It shot up 240% from long-run average and 500% from a year ago.
Reading the purposefully repetitive and strategically mind-numbing minutes of the FOMC meetings, such as the minutes that the Fed released today, can be a brutal affair. But it’s where the Fed discusses the economy and vaguely hints at risks balling up in it. It sprinkles in clues about its decisions on interest rate hikes. So these minutes are a link in understanding where interest-rate policy might go in the future, and they’re designed to communicate precisely that.
To allow everyone to dodge the torture of having to sort through it all manually, I have designed a nifty Fed Hawkometer – pronounced haw-KO-meter. It’s untested, and results may vary, as they say. If it appears slightly tongue-in-cheek, that’s OK. It measures how many times the minutes use the word “strong,” “strongly,” and “stronger” to describe the economy:
The average frequency of “strong,” “strongly,” and “stronger” between January 2013 and December 2017 was 8.7 times per meeting minutes. In the minutes released Wednesday afternoon of the Fed’s meeting on September 25-26, it was 30 times. The average over the past four meeting minutes (May, June, August, September) was also 30 times. That’s an increase of 240% from average!
And the frequency in today’s minutes shot up 500% year-over-year. In other words, the Fed Hawkometer is now redlining.
Here’s a sample of those 30 occurrences in the minutes, released Wednesday afternoon, of the Fed’s meeting on September 25-26 (bold added):
- Equity markets had posted strong gains
- GDP appeared to be rising at a strong rate in the third quarter
- Total nonfarm payroll employment increased at a strong pace, on average
- Real PCE [Personal Consumption Expenditures = consumer spending] appeared to be rising strongly in the third quarter
- Stronger-than-expected average hourly earnings
- Stock prices increased for many sectors in the S&P 500 index, as the second-quarter earnings reports for firms that reported later in the earnings cycle came in strong
- In part because of strong earnings
- Economic activity rose at a strong rate
- Job gains were strong, on average, in recent months
- Household spending and business fixed investment grew strongly
- Recent data pointed to a pace of economic activity that was stronger than they had expected earlier this year
- These included strong labor market conditions
- Recent strong growth in GDP may also be due in part to increases in the growth rate of the economy’s productive capacity
- Participants generally characterized consumption growth as strong
- Business fixed investment had grown strongly so far this year
- Input prices had been bolstered by strong demand
- Greater-than- expected effects of fiscal stimulus could lead to stronger-than-expected economic outcomes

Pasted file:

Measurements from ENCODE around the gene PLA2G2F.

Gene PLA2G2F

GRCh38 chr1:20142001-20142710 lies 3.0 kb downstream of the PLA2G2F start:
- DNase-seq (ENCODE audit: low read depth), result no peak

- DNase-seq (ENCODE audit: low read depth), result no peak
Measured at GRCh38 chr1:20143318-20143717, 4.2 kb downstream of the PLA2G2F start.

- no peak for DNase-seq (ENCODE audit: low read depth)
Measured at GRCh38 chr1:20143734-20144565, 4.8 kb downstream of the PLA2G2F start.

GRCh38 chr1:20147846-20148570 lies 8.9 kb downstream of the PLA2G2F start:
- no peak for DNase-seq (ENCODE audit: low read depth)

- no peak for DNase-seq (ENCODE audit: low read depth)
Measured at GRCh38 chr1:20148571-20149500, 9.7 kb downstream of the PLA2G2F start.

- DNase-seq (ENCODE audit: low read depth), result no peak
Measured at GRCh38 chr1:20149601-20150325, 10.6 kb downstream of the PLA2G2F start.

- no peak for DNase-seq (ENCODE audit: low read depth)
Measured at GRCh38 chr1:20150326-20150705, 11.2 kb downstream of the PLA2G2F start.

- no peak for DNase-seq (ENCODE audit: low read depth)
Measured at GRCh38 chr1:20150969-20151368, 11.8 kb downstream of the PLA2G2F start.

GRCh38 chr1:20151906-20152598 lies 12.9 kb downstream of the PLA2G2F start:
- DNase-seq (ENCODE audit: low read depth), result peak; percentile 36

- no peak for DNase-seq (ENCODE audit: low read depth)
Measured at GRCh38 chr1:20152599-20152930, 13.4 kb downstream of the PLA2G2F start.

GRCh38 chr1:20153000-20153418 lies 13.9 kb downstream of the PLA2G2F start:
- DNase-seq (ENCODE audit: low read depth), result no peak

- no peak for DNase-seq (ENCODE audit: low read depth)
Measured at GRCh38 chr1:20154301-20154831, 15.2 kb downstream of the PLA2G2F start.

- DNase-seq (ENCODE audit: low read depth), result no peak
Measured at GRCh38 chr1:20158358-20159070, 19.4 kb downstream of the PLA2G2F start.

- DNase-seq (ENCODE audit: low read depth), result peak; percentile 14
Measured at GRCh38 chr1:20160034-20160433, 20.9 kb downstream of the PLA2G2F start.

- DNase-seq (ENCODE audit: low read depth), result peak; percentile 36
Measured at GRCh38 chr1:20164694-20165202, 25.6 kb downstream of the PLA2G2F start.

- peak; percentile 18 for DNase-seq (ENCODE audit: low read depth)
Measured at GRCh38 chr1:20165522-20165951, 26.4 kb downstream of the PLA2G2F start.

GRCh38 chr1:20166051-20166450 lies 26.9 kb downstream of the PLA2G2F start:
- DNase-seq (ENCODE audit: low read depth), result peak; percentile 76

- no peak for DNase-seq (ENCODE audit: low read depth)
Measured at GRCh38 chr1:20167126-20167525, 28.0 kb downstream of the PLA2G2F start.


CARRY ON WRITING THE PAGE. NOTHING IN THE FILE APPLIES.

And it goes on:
- Real economic activity rising at a strong rate
- Strong labor market conditions
In my Fed Hawkometer above, you can see that the post-crisis economy was running along recovering, and things were “strong” in some areas and still waiting for inspiration in others, but starting in December 2017, the mentions of “strong” started piling up massively.
This is an indication of how the Fed – given the data it looks at and what its contacts in the business community are saying – thinks about the economy and where it is going, and by extension, where monetary policy should go.
There were a few tidbits in the minutes that gave a clue as to what is on the Fed’s worry list, including risks to financial stability due to inflated assets prices that are used as collateral. The reference this time was to one of our favorite topics, “leveraged loans,” an asset class the Fed and other bank regulators have been warning about for four years:
Some participants commented about the continued growth in leveraged loans, the loosening of terms and standards on these loans, or the growth of this activity in the nonbank sector as reasons to remain mindful of vulnerabilities and possible risks to financial stability.
And relatively new references started to crop up in larger numbers, namely to the “stimulative” effects of fiscal policy, including:
- “Stimulative federal tax and spending policies”
- “Stimulative effects of the changes in fiscal policy”
- “Fiscal stimulus”
- “Recent changes in federal tax policy”
In the prior minutes from the August meeting, “stimulus” or “stimulative” appeared just once, in the phrase, “stimulative federal tax and spending policies.” So clearly, these stimulative effects of what I have come to call a stupendous spending binge and big-fat tax cuts are keeping the Fed Hawkometer at the redline.
As a flood of US debt washes over the globe, someone is buying these Treasury securities. Here’s who. Read… Who Bought the $1.6 Trillion of New US National Debt Over the Past 12 Months?
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